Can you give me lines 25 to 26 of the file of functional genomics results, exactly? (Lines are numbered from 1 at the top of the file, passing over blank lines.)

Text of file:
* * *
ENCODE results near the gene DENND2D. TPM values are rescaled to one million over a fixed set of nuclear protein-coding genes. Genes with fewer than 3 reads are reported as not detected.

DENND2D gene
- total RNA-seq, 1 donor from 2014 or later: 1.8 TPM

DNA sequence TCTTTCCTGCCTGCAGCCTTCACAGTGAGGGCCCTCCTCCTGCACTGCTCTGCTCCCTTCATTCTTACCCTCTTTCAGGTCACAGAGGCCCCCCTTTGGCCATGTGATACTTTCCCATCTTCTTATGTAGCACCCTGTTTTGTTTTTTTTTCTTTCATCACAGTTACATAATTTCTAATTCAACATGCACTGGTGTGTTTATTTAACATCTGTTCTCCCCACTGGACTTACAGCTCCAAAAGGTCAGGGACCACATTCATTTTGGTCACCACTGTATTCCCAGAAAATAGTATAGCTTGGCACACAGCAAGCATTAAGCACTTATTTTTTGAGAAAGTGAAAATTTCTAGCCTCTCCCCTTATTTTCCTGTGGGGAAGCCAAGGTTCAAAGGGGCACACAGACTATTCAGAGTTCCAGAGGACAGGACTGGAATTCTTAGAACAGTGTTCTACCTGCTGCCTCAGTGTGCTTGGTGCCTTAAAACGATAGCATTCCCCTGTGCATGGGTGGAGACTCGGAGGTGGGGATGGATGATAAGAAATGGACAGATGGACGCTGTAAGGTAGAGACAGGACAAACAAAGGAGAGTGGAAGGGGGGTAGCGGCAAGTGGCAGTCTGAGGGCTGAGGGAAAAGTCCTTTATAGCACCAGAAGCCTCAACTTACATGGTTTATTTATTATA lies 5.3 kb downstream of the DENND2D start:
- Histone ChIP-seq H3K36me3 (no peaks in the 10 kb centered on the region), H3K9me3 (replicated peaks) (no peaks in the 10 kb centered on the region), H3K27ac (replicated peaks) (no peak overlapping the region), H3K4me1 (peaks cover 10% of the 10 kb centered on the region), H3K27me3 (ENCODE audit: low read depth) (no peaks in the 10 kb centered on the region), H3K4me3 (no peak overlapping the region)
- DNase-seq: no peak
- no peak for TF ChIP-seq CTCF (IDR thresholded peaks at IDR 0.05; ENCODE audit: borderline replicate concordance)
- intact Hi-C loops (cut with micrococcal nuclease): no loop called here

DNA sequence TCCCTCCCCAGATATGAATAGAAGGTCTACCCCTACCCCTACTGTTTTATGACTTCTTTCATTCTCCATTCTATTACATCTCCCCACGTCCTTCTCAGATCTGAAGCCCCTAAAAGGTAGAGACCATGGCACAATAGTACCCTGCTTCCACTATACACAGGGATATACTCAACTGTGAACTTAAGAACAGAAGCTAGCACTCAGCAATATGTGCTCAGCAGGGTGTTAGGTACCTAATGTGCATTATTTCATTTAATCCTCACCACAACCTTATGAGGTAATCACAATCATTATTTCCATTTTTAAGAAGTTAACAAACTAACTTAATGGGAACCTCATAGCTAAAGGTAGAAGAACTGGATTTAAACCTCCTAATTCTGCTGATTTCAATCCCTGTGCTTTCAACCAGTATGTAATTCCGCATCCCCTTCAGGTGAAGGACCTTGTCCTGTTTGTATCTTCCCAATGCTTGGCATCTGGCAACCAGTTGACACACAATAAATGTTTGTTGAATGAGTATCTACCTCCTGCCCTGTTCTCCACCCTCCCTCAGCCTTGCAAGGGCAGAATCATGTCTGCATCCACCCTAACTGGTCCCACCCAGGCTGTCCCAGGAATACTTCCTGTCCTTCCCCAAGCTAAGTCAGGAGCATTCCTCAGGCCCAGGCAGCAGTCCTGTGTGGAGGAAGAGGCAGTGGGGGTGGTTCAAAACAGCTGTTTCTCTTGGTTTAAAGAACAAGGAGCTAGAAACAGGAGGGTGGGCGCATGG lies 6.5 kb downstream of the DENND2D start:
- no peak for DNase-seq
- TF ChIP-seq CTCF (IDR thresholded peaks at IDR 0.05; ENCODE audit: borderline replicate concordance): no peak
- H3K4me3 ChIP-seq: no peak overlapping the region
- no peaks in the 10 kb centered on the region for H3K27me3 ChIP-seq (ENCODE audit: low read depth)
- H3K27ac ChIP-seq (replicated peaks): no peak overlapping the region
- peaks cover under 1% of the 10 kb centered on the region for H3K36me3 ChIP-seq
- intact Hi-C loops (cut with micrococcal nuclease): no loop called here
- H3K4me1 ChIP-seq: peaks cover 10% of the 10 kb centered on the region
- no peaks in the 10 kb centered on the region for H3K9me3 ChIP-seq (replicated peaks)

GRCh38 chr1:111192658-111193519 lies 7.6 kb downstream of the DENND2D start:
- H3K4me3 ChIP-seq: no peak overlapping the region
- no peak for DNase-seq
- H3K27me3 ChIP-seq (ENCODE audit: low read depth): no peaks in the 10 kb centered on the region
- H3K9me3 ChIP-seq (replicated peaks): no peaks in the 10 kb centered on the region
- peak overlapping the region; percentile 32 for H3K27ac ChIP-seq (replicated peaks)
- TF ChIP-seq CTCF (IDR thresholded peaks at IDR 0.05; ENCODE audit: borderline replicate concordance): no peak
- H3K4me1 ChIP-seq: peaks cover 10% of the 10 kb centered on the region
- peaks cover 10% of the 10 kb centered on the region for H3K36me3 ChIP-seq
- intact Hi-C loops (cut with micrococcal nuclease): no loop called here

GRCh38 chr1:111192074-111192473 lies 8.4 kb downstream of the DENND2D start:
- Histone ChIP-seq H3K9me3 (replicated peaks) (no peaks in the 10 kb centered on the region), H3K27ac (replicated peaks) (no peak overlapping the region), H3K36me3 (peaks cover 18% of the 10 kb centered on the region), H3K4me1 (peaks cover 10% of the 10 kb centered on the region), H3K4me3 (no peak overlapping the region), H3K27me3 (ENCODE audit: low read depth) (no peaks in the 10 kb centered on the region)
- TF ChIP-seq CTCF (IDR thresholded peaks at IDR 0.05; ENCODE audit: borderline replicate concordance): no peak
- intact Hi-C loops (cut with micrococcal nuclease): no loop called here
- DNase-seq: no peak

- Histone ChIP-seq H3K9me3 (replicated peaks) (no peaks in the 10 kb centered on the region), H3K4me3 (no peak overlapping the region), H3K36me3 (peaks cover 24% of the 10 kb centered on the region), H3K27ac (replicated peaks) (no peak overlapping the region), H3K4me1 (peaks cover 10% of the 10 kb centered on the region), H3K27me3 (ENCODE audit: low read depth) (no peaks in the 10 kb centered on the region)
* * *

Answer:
- TF ChIP-seq CTCF (IDR thresholded peaks at IDR 0.05; ENCODE audit: borderline replicate concordance): no peak
- H3K4me1 ChIP-seq: peaks cover 10% of the 10 kb centered on the region